3 takeaways from Pacers’ obliteration of Hornets in first NBA play-in game

Charlotte Hornets, Indiana Pacers

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The Indiana Pacers wiped the floor with the Charlotte Hornets in the first play-in game before the 2021 NBA Playoffs. Here are the three biggest takeaways.

The 2021 NBA Playoffs are nearly here, but before they begin, the league is giving four teams in each conference their shot at filling the final two playoff-spots for the West and the East.

Tuesday’s showdown between the ninth-place Indiana Pacers and 10th-place Charlotte Hornets kicked off the play-in tournament, with the winner getting a chance to compete for the 8-seed and the loser going home. Unfortunately for the Hornets, it was a total blowout from start to finish.

In a 144-117 rout, the Pacers earned the right to face the loser of Tuesday night’s game between the Boston Celtics and Washington Wizards for the 8-seed. Charlotte, meanwhile, is heading home for the offseason.

If this game wasn’t over by the end of the first quarter, when the Pacers built a 40-24 lead, it was certainly done by halftime after they extended the lead to 24 points. All five Indiana starters scored in double figures, including 21 points on 7-of-9 shooting from Doug McDermott and 14 points, 21 rebounds and 9 assists from Domantas Sabonis. The Hornets were led by Miles Bridges’ 23 points, Terry Rozier’s 16 points, 8 rebounds and 6 assists, and Cody Zeller’s 17 points on a perfect 7-of-7 shooting off the bench.

Here are the three biggest takeaways from this thoroughly one-sided affair.

3. Young Hornets not prepared for a playoff environment

The Hornets were outplayed in nearly every facet of the game. The 3-point discrepancy was most noticeable, as Indiana — a team that averaged 12.3 3-point makes per game on 34 percent shooting during the regular season — drained 16 triples on 35 attempts, shooting 45.7 percent from distance. Charlotte, meanwhile, went 12-for-40 (30 percent).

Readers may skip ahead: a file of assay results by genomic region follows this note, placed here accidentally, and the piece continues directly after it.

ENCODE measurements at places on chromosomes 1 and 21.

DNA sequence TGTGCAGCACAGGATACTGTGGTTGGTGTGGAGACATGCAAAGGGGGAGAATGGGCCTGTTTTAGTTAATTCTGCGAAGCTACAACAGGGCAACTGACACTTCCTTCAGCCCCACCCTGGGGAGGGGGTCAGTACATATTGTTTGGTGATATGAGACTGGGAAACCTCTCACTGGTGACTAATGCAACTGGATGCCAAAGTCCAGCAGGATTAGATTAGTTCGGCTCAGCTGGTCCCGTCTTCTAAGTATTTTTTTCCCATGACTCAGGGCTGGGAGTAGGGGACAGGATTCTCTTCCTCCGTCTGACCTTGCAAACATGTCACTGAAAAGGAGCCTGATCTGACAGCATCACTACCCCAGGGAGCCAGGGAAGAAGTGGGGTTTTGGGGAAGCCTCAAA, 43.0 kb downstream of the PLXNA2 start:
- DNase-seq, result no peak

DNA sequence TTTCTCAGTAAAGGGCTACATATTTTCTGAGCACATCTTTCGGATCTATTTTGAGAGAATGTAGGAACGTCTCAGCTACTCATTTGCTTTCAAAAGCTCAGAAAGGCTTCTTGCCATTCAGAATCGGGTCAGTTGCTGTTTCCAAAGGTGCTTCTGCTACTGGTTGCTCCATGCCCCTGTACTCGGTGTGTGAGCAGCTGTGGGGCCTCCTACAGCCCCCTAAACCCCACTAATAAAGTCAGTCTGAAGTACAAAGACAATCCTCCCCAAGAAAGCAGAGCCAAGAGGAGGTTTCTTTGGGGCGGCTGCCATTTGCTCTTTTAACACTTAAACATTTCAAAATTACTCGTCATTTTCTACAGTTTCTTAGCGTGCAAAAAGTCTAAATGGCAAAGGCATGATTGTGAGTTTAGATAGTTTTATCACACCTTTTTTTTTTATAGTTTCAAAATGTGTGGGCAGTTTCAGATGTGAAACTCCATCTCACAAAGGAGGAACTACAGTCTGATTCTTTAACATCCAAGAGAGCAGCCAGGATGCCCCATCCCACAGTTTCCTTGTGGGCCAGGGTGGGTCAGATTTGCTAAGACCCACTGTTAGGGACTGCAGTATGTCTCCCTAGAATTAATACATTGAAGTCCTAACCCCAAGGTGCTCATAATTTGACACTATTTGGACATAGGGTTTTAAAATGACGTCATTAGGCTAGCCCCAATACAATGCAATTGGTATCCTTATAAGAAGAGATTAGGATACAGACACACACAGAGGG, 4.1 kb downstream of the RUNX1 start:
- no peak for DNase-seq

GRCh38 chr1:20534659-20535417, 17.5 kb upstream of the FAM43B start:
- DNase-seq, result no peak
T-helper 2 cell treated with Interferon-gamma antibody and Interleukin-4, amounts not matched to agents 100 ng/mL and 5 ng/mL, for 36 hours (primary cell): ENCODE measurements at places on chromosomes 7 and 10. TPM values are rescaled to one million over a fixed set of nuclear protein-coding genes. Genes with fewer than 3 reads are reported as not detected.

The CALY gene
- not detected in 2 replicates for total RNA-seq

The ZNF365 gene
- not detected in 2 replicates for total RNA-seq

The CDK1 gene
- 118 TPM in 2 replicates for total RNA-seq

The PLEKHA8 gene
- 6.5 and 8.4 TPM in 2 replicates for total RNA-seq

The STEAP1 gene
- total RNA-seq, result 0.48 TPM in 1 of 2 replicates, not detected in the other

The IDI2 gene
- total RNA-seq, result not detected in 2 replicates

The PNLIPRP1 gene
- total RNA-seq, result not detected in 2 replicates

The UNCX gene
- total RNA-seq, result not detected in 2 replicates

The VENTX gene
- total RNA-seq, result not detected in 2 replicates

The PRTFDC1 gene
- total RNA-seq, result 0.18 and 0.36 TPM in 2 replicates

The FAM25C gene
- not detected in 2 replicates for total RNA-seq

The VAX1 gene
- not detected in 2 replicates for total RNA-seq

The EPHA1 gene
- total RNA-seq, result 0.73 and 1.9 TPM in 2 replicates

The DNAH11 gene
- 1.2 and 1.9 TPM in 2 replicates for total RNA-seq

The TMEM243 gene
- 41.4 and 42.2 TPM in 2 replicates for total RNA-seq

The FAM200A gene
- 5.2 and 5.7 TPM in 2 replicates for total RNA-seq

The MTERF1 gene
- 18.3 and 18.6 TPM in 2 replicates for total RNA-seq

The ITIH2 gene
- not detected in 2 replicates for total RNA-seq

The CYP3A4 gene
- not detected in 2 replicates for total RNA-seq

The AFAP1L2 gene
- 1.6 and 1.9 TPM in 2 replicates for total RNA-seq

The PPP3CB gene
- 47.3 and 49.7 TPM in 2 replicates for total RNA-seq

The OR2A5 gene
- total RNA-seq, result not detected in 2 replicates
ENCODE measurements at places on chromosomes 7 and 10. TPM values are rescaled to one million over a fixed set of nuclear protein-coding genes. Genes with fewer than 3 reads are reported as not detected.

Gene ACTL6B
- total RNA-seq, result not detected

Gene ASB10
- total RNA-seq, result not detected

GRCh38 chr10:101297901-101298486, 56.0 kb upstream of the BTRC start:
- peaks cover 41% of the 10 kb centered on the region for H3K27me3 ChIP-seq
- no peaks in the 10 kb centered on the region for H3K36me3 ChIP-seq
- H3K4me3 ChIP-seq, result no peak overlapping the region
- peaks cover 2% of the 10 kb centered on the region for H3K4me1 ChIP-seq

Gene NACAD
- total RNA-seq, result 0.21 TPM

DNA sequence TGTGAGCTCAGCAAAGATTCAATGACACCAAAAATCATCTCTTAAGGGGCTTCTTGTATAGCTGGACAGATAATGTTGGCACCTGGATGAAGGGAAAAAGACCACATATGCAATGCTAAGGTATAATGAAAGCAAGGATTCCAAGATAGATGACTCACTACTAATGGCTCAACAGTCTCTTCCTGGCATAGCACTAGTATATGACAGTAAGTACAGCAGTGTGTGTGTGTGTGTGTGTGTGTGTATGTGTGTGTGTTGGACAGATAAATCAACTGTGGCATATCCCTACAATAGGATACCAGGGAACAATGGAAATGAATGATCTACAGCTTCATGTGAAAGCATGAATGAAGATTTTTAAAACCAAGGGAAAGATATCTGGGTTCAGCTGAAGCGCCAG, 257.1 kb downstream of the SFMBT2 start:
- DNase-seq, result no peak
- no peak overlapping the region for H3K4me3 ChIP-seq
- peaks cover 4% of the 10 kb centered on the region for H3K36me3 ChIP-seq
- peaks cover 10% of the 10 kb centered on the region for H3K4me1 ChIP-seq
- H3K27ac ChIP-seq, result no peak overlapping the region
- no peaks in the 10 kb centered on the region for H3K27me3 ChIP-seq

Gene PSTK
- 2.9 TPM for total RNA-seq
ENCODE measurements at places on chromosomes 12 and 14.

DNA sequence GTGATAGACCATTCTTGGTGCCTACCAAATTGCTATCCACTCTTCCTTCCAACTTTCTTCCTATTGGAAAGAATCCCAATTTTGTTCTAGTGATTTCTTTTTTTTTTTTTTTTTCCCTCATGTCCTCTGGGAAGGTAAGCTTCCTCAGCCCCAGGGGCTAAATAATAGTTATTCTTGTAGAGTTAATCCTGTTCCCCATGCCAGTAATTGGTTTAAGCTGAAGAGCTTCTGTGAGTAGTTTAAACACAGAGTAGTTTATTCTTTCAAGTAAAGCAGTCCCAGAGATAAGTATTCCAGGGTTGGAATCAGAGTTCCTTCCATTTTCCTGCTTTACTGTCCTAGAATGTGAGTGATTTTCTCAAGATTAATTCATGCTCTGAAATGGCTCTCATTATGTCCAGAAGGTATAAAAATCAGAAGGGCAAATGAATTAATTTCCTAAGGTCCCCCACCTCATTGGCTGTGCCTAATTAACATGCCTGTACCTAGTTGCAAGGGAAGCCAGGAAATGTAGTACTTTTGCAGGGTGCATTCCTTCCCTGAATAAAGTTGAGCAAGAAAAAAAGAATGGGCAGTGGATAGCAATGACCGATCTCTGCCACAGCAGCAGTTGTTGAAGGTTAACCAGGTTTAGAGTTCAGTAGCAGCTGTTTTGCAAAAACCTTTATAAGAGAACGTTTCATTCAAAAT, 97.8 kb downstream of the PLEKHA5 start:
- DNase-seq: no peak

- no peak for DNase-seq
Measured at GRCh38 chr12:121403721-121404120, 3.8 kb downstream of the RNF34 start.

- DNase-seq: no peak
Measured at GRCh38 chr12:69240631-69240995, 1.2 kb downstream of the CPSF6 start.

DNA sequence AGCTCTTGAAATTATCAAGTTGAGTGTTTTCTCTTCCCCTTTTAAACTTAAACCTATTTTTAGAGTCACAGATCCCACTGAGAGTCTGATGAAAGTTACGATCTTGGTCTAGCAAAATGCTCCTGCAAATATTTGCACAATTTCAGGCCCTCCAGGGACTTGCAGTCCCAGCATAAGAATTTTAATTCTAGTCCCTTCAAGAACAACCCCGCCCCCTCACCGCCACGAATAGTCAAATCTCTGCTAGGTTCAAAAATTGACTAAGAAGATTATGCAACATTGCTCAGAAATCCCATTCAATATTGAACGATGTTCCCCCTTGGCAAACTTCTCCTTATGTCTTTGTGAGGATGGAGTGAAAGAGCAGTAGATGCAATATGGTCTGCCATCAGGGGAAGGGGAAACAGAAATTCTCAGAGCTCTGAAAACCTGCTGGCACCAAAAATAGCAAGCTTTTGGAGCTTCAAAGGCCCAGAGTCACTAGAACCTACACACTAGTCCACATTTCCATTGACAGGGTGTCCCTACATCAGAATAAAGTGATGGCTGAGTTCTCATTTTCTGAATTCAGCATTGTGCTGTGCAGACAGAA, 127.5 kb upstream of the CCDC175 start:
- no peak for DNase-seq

It just felt like the Hornets weren’t fully prepared for the increase in intensity and the need to pay better attention to details. While they carried on like it was a regular-season matchup, the Pacers took it to them without letting up — even with Domantas Sabonis struggling early on.

The age disparity here may have been the biggest difference. While this Indiana squad has played in postseason games before, 59 percent of all minutes logged by the Hornets this year were played by first-, second- or third-year players — the second-highest percentage in the NBA, trailing only the tank-tastic Oklahoma City Thunder.

It was a brutal introduction to postseason basketball, but this should serve as a good learning experience for LaMelo Ball, Miles Bridges, Devonte’ Graham, PJ Washington, Malik Monk and the rest of this young core moving forward.

2. Oshae Brissett is making a name for himself

With Caris LeVert out due to health and safety protocols, Oshae Brissett stepped into the startling lineup. For anyone worried about how the Pacers would fare without LeVert, Brissett provided some extremely encouraging results.

Finishing with a team-high 23 points on 10-of-14 shooting from the floor and 3-of-6 shooting from the field, Brissett was an absolute flamethrower for Indiana, and one Charlotte clearly didn’t see coming.

Brissett started the year in the G League, but now he’s making a name for himself in this playoff environment. This wasn’t some one-off performance for the 22-year-old wing either; he’s been playing heavy minutes for the Pacers over the last month, averaging 13.3 points and 7.1 rebounds in 30.9 minutes per game on .469/.421/.758 shooting splits in 16 games over that span. In fact, in the Pacers’ regular-season finale, he provided a preview for the play-in round, dropping a career-high 31 points and 10 boards on the Toronto Raptors.

LeVert being out for 10-14 days certainly hurts, but if this is the version of Oshae Brissett the Pacers are getting, they might be just fine.

1. Pacers are coming in hot for that 8-seed

The Pacers didn’t have Caris LeVert, and they’ve spent most of the season without the league’s leading shot-blocker in Myles Turner and one of the most electric scorers from the NBA bubble in T.J. Warren. None of that seemed to matter Tuesday night, and if the Pacers play like this again on Thursday, they’ll easily secure the 8-seed in the East.

What was most remarkable is how dominant Indiana looked despite Sabonis’ early struggles. While his final stat line looked beastly, the Pacers’ best player struggled to get in a rhythm early on, failing to draw fouls and starting the game off 1-for-8 from the floor.

But he got into a rhythm in that third quarter, going 6-for-7 from the field to ensure there would be no comeback attempt, and Indiana’s hot shooting — particularly from McDermott and T.J. McConnell in the first half — put Charlotte in an early hole and kept them there.

After such a merciless onslaught, don’t sleep on this team no matter who they’re facing in the second play-in game.

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